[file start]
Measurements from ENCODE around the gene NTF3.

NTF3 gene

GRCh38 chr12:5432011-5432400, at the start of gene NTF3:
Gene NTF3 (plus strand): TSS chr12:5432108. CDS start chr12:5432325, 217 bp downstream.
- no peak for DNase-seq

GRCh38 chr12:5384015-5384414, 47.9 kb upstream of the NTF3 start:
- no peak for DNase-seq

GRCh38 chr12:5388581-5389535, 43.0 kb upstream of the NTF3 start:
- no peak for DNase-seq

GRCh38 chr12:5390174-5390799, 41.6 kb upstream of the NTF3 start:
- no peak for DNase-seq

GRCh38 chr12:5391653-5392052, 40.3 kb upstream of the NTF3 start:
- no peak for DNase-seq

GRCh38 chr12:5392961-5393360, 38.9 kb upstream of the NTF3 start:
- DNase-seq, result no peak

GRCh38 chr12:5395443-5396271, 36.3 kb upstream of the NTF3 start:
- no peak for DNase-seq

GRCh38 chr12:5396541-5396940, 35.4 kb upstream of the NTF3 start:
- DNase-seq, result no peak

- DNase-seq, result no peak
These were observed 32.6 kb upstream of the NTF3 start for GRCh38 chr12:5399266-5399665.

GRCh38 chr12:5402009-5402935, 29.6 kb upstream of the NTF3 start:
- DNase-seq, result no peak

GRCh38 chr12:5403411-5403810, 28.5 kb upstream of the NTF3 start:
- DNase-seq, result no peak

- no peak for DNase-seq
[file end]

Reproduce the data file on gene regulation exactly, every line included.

Measurements from ENCODE around the gene NTF3.

NTF3 gene

GRCh38 chr12:5432011-5432400, at the start of gene NTF3:
Gene NTF3 (plus strand): TSS chr12:5432108. CDS start chr12:5432325, 217 bp downstream.
- no peak for DNase-seq

GRCh38 chr12:5384015-5384414, 47.9 kb upstream of the NTF3 start:
- no peak for DNase-seq

GRCh38 chr12:5388581-5389535, 43.0 kb upstream of the NTF3 start:
- no peak for DNase-seq

GRCh38 chr12:5390174-5390799, 41.6 kb upstream of the NTF3 start:
- no peak for DNase-seq

GRCh38 chr12:5391653-5392052, 40.3 kb upstream of the NTF3 start:
- no peak for DNase-seq

GRCh38 chr12:5392961-5393360, 38.9 kb upstream of the NTF3 start:
- DNase-seq, result no peak

GRCh38 chr12:5395443-5396271, 36.3 kb upstream of the NTF3 start:
- no peak for DNase-seq

GRCh38 chr12:5396541-5396940, 35.4 kb upstream of the NTF3 start:
- DNase-seq, result no peak

- DNase-seq, result no peak
These were observed 32.6 kb upstream of the NTF3 start for GRCh38 chr12:5399266-5399665.

GRCh38 chr12:5402009-5402935, 29.6 kb upstream of the NTF3 start:
- DNase-seq, result no peak

GRCh38 chr12:5403411-5403810, 28.5 kb upstream of the NTF3 start:
- DNase-seq, result no peak

- no peak for DNase-seq